“Jean started her career at a time when a woman with a B.A. got a typewriter and was a secretary, while a man with a high school diploma would be hired in as a vice president,” Knize says. But by the 1960s, Arthur had worked her way up to become the first woman officer of a Chicago bank.
“She was a driving force for change in a man’s world,” he adds.
Arthur, who never married, had many interests — history, economics, jazz — and she took up sewing as a hobby in retirement. She was also a good investor. “She knew more about the stock market than some of our professional investors,” Knize says.
She lived a modest life, saving and investing her money, and “ended up dying a millionaire.”
After retiring, Arthur moved to Florida with her aunt and joined Covenant Presbyterian Church in Fort Myers. Soon after the move, her aunt had a massive stroke. Refusing to accept the grim prognosis offered by doctors, Arthur took over her aunt’s rehabilitation and the woman lived another 12 happy and fruitful years.
At age 82, Arthur, who had never smoked, was diagnosed with lung cancer. She was on oxygen and in hospice care when Hurricane Irma hit in September 2017. Knize took her to a “special needs shelter” to ride out the storm safely. The shelter turned out to be a high school gymnasium packed with 150 beds.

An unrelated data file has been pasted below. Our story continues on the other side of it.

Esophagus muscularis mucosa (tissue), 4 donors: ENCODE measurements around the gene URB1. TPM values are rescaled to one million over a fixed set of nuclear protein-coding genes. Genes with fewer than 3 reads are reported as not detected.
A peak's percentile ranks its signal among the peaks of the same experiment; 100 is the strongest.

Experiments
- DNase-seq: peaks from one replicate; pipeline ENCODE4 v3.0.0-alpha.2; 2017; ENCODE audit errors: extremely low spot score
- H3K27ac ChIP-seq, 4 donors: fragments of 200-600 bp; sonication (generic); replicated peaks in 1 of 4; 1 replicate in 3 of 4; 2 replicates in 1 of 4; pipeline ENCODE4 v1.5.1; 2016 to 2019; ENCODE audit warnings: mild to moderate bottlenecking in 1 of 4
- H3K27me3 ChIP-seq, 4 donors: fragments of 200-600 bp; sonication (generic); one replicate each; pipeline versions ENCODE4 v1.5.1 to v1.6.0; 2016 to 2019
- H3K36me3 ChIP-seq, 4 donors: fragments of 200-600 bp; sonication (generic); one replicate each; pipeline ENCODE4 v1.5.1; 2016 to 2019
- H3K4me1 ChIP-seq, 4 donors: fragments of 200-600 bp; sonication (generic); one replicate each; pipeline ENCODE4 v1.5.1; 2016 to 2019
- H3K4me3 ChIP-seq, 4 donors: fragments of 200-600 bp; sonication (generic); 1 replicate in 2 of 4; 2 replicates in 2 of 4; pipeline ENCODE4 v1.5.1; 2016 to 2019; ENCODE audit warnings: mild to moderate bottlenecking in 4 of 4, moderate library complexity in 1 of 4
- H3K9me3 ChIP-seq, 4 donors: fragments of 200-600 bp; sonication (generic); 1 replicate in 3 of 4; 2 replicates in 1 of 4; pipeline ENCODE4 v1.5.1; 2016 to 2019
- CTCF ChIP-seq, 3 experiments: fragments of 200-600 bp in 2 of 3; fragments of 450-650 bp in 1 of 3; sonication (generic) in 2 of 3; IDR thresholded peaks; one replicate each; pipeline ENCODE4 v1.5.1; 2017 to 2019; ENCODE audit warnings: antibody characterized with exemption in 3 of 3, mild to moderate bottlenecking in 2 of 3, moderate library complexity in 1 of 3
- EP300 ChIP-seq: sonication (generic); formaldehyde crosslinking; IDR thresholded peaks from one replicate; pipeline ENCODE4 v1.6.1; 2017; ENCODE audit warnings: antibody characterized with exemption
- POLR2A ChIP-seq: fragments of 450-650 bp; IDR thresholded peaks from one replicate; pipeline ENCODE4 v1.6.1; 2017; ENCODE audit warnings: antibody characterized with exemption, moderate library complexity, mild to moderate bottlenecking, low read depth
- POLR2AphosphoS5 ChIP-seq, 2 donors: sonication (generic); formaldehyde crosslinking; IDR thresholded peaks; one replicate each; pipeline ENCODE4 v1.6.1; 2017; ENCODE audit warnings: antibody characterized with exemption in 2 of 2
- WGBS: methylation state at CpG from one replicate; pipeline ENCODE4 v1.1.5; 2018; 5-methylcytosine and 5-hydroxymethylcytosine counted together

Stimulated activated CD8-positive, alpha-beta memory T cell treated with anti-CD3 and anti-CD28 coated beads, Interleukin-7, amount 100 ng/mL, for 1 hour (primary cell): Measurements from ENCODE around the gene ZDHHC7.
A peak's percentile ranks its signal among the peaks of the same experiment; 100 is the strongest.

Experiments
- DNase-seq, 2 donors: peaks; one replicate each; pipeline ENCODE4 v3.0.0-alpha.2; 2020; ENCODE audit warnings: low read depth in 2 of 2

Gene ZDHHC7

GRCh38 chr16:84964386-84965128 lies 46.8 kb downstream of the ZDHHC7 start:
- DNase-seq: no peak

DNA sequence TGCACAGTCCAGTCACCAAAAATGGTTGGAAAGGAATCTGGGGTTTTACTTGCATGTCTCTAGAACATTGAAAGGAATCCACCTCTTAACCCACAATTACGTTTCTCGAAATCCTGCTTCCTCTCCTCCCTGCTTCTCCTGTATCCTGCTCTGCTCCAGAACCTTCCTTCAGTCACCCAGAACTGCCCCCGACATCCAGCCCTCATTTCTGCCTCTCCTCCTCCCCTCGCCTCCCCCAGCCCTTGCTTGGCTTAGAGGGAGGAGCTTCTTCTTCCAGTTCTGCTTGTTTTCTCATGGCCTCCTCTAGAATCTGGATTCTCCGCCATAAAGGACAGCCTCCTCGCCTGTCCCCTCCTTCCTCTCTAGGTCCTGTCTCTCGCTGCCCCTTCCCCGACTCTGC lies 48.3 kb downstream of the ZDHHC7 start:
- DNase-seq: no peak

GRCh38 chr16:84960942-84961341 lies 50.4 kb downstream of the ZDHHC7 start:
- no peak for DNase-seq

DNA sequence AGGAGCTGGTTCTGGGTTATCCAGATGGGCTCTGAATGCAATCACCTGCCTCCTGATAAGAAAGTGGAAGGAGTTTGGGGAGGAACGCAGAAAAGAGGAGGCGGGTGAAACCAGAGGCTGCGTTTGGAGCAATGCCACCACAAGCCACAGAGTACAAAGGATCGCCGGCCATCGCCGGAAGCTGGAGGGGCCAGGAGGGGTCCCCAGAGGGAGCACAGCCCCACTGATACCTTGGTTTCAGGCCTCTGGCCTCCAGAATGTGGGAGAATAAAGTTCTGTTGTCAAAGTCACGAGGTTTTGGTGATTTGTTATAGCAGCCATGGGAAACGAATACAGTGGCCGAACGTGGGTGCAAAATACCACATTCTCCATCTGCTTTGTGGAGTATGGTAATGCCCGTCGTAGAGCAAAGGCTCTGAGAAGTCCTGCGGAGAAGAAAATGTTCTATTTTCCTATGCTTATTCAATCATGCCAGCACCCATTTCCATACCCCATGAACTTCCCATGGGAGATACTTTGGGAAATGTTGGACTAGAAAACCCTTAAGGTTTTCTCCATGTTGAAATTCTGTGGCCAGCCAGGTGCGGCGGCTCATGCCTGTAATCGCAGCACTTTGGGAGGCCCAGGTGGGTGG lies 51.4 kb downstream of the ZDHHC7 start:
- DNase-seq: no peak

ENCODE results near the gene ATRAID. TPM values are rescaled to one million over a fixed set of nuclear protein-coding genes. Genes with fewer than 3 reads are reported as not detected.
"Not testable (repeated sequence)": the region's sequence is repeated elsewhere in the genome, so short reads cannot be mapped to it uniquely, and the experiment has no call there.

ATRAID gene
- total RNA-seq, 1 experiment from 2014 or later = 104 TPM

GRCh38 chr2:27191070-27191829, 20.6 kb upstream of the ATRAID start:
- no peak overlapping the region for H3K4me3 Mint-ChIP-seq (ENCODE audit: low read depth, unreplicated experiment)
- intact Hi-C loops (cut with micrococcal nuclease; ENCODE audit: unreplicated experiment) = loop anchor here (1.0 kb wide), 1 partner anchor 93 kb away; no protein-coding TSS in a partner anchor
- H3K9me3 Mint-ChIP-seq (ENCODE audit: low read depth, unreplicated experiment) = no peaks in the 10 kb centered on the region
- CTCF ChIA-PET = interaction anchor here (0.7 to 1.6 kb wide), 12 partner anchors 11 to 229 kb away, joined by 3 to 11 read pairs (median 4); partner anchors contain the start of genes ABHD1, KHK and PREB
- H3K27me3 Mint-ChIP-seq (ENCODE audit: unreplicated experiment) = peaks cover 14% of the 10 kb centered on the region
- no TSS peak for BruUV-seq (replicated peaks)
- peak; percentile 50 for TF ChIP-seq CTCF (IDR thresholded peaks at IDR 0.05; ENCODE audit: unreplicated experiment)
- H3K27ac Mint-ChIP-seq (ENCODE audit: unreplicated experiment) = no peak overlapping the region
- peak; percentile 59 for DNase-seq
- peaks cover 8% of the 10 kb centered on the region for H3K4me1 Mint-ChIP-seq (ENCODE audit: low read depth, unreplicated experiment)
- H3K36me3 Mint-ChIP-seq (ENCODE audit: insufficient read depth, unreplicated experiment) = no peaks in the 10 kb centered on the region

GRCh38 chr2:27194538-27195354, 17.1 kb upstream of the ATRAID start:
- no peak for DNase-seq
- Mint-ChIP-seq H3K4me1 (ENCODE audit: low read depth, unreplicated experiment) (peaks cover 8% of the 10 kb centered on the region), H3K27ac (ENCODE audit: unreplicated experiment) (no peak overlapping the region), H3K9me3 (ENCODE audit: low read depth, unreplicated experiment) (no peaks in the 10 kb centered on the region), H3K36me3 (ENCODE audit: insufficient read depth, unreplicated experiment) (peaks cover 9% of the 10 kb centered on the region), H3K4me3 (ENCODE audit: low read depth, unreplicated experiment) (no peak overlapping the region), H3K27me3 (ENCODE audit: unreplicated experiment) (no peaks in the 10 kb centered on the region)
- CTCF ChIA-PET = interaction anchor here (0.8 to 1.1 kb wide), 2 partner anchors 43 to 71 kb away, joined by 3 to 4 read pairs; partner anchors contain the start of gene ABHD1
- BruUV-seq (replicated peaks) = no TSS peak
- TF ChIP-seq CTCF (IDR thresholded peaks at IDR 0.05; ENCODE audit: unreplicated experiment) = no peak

“She was there four days,” he recalls. “She was so tough, so thankful to have a place to go. She made friends with everyone. She cared more about other people’s health than she did her own.”
Knize was at her side five weeks later, when Arthur died at home. The bulk of her estate — $1,112,710 — went to the Foundation.
Knize recalls that in her later years, Arthur kept a Bible beside her and read from it every day. He believes she had thought long and deeply about what her final legacy should be. “She knew the benefits of giving and what could be done with her gift,” he says.
“I think this was something she wanted to do her whole life.”
Resources to establish a wills and legacy giving program
If you need help communicating with the people in your church about the power of bequests and other giving options, download the Live Forward, Give Forward® Wills and Legacy Giving Program guide containing resources to help you put together a practical, year-long communications plan.
Your Ministry Relations Officer can help guide you through the process of establishing a legacy giving program, and we would be glad to connect you. You can easily find the Foundation’s Ministry Relations Officer in your region on our website, or call 800-858-6127, Monday – Friday, 8 a.m. – 5 p.m.
Life Events that Trigger Wills and Legacy Gifts
- Birth of a child
- Onset of serious illness
- Significant change in financial situation
- Purchase or sale of property
- Late in life to get affairs in order
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Ministries: Financial Aid for Service